19 Physical symptoms/changes experienced at end-of-life (continued) 5. Fatigue 6. Sleepiness 7. Inability to Swallow 8. Loss of appetite 9. Dehydration 10.Incontinence 11.Confusion 19

20 Actively Dying In the context of a progressive life-threatening illness 1.Low level of consciousness – sleep with occasional periods of alertness or sleeping continuously 2.Changes in breathing patterns – apnea, rapid shallow breathing, Cheyne-stokes, &/or moist respirations (respiratory congestion) 3. Incontinence of urine &/or feces 4. Color & temperature changes – cyanosed nail beds, pallor (face), coolness of extremities 20

21 Managing pain at End of Life 1.Most common is use of sc meds, either continuation of previous opioid or initiation of low dose of hydromorphone or morphine 2.Transdermal meds can be continued, but usually available in too high a dose to initiate at this time 3.Sublingual & sub-buccal 21

22 Normal respiratory changes Mouth breathing, therefore dry mouth Provide mouth care with a soft tooth brush and water, plus non-petroleum gel to lips with turns or care 22

23 Respiratory secretions – avoid unnecessary fluids or deep suctioning Gurgly respirations – saliva over vocal chords Glycopyrrolate mg sc q6-8h regularly; doesn’t cross Blood Brain Barrier Atropine eye drops s/l or mg sc q4h regularly & prn Scopolamine sc mg q4-6 h reg & prn Respiratory congestion 23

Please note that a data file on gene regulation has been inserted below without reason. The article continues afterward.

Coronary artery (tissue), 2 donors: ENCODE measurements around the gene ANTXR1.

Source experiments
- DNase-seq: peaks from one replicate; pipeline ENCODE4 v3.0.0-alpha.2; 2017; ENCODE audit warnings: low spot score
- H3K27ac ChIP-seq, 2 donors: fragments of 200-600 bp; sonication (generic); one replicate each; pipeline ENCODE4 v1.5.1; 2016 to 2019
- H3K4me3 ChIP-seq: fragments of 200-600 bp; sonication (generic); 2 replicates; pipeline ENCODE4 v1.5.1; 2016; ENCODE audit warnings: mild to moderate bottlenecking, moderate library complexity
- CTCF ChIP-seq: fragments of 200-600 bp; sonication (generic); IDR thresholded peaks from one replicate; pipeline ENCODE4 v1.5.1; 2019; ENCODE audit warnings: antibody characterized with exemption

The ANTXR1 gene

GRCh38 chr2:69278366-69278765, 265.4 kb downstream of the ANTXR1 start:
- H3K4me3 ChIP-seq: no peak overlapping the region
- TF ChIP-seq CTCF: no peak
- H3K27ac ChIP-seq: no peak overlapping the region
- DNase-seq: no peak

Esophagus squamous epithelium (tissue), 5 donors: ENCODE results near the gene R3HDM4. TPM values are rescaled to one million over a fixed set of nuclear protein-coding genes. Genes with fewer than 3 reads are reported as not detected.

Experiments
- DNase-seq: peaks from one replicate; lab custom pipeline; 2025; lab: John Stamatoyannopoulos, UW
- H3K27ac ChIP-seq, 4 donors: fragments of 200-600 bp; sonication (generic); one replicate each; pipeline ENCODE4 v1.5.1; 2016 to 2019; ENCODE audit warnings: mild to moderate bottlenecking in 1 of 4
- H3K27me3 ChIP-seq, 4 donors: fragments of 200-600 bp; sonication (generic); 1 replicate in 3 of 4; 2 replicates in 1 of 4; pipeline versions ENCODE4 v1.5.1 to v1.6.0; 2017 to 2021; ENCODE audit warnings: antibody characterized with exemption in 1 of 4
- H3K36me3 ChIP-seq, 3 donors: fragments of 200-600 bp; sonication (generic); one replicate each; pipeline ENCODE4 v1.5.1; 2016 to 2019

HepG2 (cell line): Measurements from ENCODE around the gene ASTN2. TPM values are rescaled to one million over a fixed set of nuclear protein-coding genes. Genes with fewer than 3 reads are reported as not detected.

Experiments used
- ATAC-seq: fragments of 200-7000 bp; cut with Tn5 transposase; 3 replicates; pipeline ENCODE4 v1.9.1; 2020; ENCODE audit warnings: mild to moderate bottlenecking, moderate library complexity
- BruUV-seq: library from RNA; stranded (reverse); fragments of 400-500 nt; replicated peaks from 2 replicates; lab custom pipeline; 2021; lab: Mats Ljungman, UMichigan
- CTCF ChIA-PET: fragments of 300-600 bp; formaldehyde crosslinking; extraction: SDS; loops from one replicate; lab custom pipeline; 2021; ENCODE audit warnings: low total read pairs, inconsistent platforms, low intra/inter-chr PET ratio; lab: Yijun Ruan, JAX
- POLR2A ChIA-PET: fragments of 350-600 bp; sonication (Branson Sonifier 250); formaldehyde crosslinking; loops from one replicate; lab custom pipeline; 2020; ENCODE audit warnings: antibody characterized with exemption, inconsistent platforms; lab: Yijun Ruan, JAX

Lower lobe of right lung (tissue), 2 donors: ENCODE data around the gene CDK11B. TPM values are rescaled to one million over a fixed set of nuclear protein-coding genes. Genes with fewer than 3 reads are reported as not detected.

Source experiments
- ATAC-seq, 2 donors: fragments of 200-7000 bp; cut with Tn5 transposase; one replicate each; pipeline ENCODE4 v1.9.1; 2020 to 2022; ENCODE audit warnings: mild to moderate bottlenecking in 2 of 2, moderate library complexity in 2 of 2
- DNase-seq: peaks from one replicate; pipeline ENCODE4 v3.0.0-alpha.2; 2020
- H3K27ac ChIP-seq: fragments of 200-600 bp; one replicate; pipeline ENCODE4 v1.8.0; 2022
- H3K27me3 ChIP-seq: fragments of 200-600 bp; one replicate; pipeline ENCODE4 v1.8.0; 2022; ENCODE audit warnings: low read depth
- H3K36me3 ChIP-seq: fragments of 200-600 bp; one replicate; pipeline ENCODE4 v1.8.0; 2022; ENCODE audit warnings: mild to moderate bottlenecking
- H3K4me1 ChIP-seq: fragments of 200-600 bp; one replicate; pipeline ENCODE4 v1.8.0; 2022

24 Dyspnea “ Opioids, Opioids, Opioids “ Likely work through opioid receptor, same as for pain Often very low doses help, i.e. Hydromorphone 0.5mg s.c. q4h regularly and 0.1 mg q 30 min prn Poor evidence for inhaled opioids 24

25 Dyspnea (continued) Nozinan: starting dose 2.5 to 5 mg q8h and titrate to effect. Start low to test tolerance as wide variation in patient response. Elderly patients generally respond better to nozinan than benzodiazepines. Benzodiazepines: Lorazepam 1-2mg q4h sl/sc, midazolam intermittently or csci 1-4 mg/hr for for severe dyspnea & anxiety Non-drug measures – fan, open window Oxygen-if available, esp. if pt known to be hypoxic & oxygen has assisted in the past, and if does not increase restlessness; in imminently dying phase, do not monitor O2 sats & may remove O2 as death approaches & dyspnea no longer a concern 25

26 Terminal restlessness Pt. unconscious and moving about in bed Common - usually multifactorial – system failure, infections, pain, full bladder, etc. Rule out any physical causes such as: pain, urinary retention, or constipation. If all physical causes ruled out – may be psychological/existential If cannot be reversed, needs to be treated pharmacologically 26